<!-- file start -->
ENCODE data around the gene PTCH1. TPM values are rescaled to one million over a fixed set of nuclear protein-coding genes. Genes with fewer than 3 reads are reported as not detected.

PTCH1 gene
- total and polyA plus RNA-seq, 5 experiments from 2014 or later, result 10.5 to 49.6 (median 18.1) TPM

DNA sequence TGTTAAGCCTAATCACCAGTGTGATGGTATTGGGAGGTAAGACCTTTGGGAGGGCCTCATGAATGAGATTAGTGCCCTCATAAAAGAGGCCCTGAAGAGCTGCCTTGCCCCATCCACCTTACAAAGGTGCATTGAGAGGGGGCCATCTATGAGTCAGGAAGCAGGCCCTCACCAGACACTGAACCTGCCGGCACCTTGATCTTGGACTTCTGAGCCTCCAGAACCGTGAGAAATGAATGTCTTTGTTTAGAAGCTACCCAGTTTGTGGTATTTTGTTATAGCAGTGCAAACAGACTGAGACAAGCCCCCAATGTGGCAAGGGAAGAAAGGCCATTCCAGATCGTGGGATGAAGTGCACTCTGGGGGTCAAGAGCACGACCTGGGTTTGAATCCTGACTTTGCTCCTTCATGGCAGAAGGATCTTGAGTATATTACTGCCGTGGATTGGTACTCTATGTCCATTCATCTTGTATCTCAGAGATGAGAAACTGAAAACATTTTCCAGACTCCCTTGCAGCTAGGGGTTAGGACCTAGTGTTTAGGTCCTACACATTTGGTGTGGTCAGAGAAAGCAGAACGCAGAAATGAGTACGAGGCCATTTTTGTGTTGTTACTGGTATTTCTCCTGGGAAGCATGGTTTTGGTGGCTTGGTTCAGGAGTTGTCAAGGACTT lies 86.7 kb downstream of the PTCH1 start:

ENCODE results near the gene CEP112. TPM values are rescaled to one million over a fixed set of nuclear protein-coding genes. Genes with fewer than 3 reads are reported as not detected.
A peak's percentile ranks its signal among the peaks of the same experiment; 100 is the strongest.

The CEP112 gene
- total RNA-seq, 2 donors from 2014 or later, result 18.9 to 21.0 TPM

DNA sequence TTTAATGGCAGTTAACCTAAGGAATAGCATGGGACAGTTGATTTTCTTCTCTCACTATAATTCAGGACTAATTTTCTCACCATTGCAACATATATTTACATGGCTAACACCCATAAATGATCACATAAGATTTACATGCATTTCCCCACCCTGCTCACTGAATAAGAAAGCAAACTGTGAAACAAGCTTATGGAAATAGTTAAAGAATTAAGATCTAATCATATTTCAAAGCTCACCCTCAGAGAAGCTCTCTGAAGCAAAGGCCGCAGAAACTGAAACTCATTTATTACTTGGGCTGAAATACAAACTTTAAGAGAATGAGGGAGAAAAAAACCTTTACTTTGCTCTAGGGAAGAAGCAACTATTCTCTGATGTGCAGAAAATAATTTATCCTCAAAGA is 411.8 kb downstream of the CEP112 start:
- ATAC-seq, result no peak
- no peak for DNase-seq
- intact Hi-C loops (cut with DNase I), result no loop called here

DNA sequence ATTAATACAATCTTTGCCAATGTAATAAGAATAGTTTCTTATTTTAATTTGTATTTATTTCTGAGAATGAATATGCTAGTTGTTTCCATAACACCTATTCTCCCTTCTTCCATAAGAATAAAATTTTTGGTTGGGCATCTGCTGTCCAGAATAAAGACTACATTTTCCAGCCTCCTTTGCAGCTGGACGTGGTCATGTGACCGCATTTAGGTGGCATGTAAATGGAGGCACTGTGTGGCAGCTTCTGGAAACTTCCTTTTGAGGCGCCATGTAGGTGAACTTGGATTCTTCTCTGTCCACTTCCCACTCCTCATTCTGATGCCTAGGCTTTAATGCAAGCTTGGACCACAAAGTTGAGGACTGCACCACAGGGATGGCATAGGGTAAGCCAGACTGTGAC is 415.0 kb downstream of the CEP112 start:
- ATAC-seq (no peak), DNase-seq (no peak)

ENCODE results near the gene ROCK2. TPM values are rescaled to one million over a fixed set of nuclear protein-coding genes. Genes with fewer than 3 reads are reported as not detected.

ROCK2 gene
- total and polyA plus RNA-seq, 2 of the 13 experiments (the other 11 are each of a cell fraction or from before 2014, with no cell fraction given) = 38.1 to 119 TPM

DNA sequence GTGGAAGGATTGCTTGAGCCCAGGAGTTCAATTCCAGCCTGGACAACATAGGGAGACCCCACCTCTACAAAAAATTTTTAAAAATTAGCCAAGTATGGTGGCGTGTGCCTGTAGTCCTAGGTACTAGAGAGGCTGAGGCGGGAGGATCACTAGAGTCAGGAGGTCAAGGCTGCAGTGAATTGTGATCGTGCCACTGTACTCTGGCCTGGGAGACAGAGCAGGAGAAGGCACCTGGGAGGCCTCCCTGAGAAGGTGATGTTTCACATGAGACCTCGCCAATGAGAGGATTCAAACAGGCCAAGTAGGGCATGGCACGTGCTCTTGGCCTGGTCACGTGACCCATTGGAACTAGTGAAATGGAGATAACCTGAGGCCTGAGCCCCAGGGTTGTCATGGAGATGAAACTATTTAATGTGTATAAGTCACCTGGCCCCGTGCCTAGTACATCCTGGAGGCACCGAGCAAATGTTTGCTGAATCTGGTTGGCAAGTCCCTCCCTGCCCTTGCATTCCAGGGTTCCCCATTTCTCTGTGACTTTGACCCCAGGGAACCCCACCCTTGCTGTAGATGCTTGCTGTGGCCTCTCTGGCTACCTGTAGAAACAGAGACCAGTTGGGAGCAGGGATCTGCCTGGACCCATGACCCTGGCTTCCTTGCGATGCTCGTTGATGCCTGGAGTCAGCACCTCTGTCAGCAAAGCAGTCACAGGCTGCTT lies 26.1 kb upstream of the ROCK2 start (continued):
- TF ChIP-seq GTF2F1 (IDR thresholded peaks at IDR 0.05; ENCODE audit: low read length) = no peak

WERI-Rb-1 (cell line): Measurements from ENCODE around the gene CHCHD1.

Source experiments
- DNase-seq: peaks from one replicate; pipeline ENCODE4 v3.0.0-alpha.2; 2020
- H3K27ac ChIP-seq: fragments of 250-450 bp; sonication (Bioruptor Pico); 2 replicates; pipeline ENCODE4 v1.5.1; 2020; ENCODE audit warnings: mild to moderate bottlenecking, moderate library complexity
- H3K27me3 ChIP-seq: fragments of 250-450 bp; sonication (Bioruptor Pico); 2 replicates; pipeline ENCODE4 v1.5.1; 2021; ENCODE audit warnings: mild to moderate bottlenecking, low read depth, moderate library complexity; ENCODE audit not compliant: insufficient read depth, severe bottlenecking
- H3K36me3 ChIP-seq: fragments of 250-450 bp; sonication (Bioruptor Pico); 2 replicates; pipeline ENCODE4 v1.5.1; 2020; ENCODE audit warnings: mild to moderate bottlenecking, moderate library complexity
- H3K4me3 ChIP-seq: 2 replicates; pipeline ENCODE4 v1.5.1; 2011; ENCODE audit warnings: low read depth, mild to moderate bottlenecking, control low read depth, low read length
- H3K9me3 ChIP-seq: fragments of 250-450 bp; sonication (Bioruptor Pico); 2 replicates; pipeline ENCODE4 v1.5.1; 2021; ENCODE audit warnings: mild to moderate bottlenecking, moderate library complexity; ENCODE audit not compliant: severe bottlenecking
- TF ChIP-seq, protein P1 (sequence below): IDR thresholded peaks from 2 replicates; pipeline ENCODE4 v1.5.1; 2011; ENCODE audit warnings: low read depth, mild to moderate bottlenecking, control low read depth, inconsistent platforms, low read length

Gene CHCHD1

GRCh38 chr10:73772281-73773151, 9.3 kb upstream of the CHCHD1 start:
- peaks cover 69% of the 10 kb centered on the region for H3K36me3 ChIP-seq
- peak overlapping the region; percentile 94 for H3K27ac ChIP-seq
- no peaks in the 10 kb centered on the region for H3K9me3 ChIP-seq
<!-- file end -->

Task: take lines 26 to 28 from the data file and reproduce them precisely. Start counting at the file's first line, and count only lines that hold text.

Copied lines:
- H3K4me3 ChIP-seq: 2 replicates; pipeline ENCODE4 v1.5.1; 2011; ENCODE audit warnings: low read depth, mild to moderate bottlenecking, control low read depth, low read length
- H3K9me3 ChIP-seq: fragments of 250-450 bp; sonication (Bioruptor Pico); 2 replicates; pipeline ENCODE4 v1.5.1; 2021; ENCODE audit warnings: mild to moderate bottlenecking, moderate library complexity; ENCODE audit not compliant: severe bottlenecking
- TF ChIP-seq, protein P1 (sequence below): IDR thresholded peaks from 2 replicates; pipeline ENCODE4 v1.5.1; 2011; ENCODE audit warnings: low read depth, mild to moderate bottlenecking, control low read depth, inconsistent platforms, low read length